Author: Stephen Freiberg MD
I have a major issue with MAC.
To be more specific, I have a major issue with how we communicate the concept of MAC to our patients, anesthesia care team members, and proceduralist colleagues.
MAC stands for “monitored anesthesia care,” and we tend to throw it around and use it interchangeably with a lot of other terms:
- Procedural sedation
- Conscious sedation
- Twilight anesthesia
- Light anesthesia
The fact is, these entities are not the same, and I feel pretty strongly that we do a disservice to our patients and our colleagues by not being more specific with our language.
The American Society of Anesthesiologists makes the following important distinction: “Monitored Anesthesia Care (“MAC”) does not describe the continuum of depth of sedation, rather it describes ‘a specific anesthesia service performed by a qualified anesthesia provider, for a diagnostic or therapeutic procedure.’ Indications for monitored anesthesia care include “the need for deeper levels of analgesia and sedation than can be provided by moderate sedation (including potential conversion to a general or regional anesthetic).”
So I argue, in its most technical sense, determining a patient to be appropriate for a MAC anesthetic, tells very little about the depth of sedation they will be under, which frankly, is what most proceduralists and patient’s care about.
Now don’t get me wrong, I’m totally guilty of being busy running four rooms and will say in passing to one of my experienced CRNA colleagues, “sure MAC should be fine for this case.” But I am really pushing myself to be specific in language with my patients and colleagues. Because individual interpretations of MAC may vary substantially.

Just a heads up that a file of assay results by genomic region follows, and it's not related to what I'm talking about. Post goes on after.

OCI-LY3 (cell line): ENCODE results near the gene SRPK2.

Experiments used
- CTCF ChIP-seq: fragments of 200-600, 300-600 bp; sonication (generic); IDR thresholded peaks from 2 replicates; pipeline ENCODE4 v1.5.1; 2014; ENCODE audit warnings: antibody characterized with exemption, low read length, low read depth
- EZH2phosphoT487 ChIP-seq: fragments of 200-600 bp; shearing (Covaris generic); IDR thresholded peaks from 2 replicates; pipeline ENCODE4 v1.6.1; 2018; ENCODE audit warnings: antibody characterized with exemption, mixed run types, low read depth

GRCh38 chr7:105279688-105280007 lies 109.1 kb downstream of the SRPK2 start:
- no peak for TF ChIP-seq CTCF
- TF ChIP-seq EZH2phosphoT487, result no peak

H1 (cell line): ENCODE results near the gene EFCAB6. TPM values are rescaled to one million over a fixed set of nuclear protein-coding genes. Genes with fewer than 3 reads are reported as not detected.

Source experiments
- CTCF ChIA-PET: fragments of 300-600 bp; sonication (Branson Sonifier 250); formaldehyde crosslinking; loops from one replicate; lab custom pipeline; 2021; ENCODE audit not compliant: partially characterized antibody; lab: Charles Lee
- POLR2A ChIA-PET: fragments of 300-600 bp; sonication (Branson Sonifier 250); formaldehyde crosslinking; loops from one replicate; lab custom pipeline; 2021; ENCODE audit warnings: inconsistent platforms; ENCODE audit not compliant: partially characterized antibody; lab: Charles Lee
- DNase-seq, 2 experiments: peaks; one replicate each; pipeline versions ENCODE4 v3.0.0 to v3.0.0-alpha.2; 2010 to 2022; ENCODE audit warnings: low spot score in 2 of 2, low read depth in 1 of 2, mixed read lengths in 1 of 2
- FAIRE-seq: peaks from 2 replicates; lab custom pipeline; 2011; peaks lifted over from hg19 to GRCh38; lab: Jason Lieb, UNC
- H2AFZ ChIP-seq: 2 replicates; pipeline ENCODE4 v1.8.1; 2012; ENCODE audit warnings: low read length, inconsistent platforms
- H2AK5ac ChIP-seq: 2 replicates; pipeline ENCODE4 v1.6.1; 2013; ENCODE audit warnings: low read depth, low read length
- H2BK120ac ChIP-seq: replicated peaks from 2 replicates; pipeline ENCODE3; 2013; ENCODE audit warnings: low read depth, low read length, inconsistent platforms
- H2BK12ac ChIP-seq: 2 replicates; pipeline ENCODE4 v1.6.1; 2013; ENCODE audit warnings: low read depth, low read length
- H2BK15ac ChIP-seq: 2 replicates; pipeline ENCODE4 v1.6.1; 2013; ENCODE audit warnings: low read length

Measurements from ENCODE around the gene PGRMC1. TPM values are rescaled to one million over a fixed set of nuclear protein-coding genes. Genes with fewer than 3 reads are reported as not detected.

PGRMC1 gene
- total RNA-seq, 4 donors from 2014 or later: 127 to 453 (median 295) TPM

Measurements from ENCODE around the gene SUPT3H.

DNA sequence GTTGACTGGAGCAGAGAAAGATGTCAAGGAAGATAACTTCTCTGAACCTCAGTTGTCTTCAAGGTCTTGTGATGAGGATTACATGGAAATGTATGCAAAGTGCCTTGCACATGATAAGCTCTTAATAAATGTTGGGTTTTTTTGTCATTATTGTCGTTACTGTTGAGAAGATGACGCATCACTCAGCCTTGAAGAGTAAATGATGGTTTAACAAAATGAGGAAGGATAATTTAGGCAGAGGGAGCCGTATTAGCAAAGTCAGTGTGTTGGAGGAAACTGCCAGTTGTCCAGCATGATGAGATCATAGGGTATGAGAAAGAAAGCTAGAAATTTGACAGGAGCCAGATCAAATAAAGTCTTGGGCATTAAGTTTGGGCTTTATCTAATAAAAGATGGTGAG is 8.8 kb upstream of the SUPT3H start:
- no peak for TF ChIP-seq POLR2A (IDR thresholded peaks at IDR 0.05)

Luckily, I don’t need to invent these definitions, because they’ve already been clarified for us by the ASA:
This is the language I strive to use in my preoperative conversations, as well as my discussions with surgeons and colleagues.
As an example, one of the most common anesthetics performed in the country is for endoscopic procedures like colonoscopies. My preop conversation, for a healthy person undergoing screening colonoscopy, will often go something like this:
“The type of anesthesia you will be receiving for this procedure will be monitored anesthesia care with deep sedation. Sometimes folks refer to this as twilight anesthesia. We will put medicine through your IV so you will be asleep for the procedure. You will not be as deeply unconscious as if you were to be under general anesthesia, and therefore you will not need a breathing tube. However, the medicine can affect your blood pressure, heart rate, and breathing, and that’s why we will be there to monitor and support those functions as necessary.”
Most patients are satisfied with this description, and I don’t think it leaves too much ambiguity.